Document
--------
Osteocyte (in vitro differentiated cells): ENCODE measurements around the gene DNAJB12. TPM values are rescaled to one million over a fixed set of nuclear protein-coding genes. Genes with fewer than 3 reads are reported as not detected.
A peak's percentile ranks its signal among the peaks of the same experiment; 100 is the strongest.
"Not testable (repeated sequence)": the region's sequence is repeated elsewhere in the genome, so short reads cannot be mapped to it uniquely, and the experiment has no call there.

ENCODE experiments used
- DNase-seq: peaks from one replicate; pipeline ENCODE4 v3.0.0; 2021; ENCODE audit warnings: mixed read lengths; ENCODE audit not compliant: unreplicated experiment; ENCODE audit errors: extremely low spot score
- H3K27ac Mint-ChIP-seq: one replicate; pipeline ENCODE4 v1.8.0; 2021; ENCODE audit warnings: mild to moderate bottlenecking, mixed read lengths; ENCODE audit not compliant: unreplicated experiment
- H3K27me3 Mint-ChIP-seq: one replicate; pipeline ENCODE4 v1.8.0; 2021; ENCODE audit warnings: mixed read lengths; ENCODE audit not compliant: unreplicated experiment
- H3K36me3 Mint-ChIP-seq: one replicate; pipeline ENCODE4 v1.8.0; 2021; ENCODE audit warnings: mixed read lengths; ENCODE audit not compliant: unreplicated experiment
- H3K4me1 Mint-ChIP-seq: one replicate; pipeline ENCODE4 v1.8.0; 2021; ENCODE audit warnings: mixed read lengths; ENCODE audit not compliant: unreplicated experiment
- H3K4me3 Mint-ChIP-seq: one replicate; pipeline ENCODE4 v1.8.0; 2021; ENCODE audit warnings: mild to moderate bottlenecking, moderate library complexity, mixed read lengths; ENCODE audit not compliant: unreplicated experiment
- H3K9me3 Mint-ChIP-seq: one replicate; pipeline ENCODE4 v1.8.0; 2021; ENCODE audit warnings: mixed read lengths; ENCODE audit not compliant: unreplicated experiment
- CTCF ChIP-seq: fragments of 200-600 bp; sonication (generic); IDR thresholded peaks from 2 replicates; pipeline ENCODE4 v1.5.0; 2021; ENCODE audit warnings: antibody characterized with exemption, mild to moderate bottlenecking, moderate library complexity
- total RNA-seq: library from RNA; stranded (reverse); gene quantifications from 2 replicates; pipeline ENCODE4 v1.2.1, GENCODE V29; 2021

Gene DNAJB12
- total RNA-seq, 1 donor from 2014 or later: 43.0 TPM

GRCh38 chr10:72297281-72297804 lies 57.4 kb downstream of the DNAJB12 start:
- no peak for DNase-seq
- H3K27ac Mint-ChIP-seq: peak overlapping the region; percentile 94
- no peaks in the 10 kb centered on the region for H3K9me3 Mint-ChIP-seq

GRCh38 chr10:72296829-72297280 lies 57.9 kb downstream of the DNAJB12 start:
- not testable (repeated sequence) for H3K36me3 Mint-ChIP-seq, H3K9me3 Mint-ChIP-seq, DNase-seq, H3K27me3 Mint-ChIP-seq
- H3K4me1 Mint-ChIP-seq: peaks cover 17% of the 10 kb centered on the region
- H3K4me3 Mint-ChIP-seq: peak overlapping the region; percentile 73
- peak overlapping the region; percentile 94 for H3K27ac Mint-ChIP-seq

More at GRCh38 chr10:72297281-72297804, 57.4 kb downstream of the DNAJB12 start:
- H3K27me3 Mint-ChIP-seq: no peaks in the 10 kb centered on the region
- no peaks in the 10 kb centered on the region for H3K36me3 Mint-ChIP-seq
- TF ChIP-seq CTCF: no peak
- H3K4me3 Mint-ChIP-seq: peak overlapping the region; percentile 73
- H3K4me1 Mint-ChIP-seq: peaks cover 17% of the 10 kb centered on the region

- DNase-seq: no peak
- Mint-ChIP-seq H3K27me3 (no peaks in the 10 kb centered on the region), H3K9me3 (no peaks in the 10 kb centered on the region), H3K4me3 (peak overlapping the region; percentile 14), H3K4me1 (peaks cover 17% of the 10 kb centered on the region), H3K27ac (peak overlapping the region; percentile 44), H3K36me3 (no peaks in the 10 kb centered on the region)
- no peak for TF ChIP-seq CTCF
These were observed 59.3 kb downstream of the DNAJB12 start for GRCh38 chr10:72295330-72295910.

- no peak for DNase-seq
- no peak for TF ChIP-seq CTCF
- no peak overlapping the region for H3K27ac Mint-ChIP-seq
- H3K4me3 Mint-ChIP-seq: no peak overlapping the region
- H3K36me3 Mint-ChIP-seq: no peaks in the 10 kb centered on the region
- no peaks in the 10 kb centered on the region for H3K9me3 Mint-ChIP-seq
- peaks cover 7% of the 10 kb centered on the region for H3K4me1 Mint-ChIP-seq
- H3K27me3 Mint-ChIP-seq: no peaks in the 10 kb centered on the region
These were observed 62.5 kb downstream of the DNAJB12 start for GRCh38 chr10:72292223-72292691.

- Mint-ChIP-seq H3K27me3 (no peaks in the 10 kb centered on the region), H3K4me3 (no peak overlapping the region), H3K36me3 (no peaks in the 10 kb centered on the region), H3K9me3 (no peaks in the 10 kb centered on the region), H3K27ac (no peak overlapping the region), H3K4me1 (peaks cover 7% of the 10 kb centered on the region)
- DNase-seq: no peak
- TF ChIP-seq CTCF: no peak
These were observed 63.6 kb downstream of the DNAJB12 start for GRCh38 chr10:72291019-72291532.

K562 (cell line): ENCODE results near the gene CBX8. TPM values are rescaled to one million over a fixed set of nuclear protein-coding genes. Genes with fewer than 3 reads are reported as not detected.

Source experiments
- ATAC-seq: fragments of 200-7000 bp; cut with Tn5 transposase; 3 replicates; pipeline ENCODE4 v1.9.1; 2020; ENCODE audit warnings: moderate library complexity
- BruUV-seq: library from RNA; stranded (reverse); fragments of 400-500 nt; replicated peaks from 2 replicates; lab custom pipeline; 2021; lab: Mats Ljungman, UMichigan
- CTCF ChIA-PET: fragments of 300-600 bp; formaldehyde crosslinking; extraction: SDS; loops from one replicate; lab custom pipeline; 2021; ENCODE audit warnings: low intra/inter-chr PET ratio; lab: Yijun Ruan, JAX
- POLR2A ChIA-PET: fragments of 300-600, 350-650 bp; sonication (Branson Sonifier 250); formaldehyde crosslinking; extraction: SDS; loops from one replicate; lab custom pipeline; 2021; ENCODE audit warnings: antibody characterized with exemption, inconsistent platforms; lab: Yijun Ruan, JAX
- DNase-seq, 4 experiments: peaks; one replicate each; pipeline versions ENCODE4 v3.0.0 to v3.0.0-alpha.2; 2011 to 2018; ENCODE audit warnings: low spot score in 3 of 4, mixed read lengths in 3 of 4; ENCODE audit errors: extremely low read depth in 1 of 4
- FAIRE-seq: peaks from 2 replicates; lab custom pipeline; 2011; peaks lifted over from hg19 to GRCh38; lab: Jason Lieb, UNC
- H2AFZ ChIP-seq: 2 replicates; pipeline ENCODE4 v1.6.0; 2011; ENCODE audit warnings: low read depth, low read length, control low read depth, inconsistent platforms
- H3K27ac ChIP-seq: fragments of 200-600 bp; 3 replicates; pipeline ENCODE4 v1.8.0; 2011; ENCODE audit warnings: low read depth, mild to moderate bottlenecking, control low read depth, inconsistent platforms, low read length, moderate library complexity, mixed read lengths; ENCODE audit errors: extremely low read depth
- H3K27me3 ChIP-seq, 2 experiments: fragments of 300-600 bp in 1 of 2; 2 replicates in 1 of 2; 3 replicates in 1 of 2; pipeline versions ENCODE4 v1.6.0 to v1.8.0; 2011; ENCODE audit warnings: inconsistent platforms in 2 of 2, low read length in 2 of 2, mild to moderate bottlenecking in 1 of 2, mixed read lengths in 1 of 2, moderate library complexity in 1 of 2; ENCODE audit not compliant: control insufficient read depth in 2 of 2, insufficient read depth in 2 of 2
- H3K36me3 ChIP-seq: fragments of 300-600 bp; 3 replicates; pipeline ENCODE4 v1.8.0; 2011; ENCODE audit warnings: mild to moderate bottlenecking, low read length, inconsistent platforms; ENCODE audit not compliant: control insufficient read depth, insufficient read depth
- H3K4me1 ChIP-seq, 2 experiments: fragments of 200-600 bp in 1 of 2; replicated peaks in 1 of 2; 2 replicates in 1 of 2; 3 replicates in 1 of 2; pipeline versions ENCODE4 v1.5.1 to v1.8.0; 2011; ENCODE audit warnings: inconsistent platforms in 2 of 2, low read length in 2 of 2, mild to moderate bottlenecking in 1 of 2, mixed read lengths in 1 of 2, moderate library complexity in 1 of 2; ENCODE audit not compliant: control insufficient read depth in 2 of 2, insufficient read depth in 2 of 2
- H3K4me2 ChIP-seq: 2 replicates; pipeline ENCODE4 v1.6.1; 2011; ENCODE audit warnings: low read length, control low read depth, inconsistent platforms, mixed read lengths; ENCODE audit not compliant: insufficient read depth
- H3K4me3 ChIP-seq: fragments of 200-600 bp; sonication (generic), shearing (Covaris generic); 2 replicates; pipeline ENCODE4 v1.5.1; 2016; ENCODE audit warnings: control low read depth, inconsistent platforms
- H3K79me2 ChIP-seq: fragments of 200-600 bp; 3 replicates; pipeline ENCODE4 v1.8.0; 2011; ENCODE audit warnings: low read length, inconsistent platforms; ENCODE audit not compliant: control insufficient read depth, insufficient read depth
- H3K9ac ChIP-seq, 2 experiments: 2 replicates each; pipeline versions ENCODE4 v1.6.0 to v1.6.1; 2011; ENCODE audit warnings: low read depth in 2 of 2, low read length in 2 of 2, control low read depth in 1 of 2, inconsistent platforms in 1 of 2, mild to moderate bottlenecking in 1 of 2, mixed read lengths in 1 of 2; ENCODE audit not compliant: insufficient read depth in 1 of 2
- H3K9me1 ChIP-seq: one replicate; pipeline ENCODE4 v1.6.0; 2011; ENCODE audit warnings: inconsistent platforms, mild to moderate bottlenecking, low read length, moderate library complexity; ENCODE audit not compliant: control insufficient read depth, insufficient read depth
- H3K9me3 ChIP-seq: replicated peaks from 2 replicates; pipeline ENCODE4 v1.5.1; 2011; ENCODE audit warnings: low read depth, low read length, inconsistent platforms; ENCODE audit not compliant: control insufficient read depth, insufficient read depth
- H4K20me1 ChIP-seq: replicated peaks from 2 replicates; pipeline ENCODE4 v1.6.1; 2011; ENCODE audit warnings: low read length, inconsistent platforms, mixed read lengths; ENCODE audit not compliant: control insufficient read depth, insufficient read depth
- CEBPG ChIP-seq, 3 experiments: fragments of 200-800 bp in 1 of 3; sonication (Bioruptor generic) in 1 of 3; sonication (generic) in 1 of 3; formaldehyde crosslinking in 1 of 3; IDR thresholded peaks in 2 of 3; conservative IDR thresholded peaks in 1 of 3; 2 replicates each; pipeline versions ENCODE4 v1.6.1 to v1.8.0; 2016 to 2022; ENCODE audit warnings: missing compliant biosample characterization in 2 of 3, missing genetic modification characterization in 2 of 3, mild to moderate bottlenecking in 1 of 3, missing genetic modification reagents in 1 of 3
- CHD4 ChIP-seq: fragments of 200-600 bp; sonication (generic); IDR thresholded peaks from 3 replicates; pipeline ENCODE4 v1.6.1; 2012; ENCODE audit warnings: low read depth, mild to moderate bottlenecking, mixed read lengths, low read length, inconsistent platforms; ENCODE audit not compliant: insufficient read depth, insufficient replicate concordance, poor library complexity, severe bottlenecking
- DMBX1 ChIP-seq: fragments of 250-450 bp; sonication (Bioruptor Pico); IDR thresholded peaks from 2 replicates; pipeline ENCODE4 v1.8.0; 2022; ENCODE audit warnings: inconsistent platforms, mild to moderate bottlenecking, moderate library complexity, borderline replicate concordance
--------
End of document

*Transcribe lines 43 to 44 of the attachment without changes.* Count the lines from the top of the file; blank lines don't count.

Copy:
These were observed 62.5 kb downstream of the DNAJB12 start for GRCh38 chr10:72292223-72292691.

- Mint-ChIP-seq H3K27me3 (no peaks in the 10 kb centered on the region), H3K4me3 (no peak overlapping the region), H3K36me3 (no peaks in the 10 kb centered on the region), H3K9me3 (no peaks in the 10 kb centered on the region), H3K27ac (no peak overlapping the region), H3K4me1 (peaks cover 7% of the 10 kb centered on the region)